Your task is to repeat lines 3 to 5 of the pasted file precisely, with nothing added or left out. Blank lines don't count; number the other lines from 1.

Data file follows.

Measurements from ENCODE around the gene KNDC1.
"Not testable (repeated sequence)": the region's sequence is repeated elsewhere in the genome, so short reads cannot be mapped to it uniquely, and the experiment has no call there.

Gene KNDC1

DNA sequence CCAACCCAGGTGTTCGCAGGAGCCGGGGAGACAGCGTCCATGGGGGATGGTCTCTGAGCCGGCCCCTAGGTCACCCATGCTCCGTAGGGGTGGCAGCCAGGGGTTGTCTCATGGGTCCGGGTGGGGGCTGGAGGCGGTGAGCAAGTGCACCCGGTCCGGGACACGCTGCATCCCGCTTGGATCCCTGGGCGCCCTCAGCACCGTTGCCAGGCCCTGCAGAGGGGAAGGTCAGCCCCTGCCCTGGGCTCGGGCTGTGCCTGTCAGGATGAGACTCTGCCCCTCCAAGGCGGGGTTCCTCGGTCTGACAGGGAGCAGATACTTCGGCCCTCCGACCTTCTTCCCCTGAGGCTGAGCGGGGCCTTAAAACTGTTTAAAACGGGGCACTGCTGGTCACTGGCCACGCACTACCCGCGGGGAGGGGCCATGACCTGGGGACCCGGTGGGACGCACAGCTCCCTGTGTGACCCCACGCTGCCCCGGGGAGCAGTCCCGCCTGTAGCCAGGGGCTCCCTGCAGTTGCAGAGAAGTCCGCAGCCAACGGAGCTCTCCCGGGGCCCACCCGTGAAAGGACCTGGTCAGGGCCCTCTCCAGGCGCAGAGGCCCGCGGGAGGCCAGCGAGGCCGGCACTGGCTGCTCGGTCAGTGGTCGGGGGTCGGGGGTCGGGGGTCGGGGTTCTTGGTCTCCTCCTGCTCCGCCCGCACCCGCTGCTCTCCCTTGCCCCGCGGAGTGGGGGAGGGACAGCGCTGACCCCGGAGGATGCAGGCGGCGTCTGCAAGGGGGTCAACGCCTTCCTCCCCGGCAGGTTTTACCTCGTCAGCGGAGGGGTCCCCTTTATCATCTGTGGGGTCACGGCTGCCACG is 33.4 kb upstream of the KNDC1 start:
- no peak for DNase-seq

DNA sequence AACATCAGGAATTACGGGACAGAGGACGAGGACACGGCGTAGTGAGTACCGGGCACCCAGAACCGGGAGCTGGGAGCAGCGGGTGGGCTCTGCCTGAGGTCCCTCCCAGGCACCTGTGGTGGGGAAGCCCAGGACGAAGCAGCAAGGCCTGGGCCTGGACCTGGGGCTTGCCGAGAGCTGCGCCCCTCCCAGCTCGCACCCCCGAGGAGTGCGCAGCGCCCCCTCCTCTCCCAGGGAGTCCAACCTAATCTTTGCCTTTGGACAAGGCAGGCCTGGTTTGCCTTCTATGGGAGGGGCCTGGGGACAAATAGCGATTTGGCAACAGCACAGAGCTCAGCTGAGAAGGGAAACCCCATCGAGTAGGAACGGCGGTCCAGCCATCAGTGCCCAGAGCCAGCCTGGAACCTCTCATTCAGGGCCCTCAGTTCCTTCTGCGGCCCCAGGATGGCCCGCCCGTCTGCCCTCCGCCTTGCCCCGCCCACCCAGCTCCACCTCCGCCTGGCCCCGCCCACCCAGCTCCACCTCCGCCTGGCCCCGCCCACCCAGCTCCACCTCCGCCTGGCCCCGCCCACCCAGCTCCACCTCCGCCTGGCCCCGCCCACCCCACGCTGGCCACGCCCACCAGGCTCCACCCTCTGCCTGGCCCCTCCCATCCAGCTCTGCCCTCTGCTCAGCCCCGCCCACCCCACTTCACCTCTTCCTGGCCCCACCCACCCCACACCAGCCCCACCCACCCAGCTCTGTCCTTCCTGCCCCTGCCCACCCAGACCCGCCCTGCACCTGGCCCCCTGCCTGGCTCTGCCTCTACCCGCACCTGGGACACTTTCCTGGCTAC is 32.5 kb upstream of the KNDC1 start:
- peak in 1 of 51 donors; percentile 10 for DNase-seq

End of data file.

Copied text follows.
Gene KNDC1

DNA sequence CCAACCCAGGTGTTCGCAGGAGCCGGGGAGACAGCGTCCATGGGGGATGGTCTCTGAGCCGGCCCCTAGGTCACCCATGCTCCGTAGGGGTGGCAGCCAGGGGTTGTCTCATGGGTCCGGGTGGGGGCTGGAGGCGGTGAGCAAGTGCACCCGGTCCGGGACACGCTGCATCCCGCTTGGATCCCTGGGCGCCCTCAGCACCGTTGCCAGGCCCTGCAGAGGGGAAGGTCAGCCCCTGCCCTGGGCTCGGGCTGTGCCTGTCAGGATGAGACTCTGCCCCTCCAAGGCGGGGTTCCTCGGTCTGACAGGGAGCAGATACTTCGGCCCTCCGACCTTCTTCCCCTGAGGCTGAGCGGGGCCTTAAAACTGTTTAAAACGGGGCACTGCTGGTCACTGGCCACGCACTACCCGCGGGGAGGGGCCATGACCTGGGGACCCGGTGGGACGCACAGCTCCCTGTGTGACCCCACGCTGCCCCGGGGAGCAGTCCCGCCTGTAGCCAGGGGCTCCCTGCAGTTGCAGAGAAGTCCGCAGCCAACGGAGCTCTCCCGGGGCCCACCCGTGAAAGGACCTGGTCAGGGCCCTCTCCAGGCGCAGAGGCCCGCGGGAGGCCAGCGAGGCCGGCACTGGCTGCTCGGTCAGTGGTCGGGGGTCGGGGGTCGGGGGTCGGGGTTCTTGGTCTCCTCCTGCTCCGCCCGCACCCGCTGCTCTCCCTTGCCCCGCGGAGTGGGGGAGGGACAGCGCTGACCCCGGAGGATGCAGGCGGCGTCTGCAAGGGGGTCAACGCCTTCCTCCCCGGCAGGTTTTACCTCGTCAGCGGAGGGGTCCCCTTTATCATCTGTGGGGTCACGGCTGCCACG is 33.4 kb upstream of the KNDC1 start:
- no peak for DNase-seq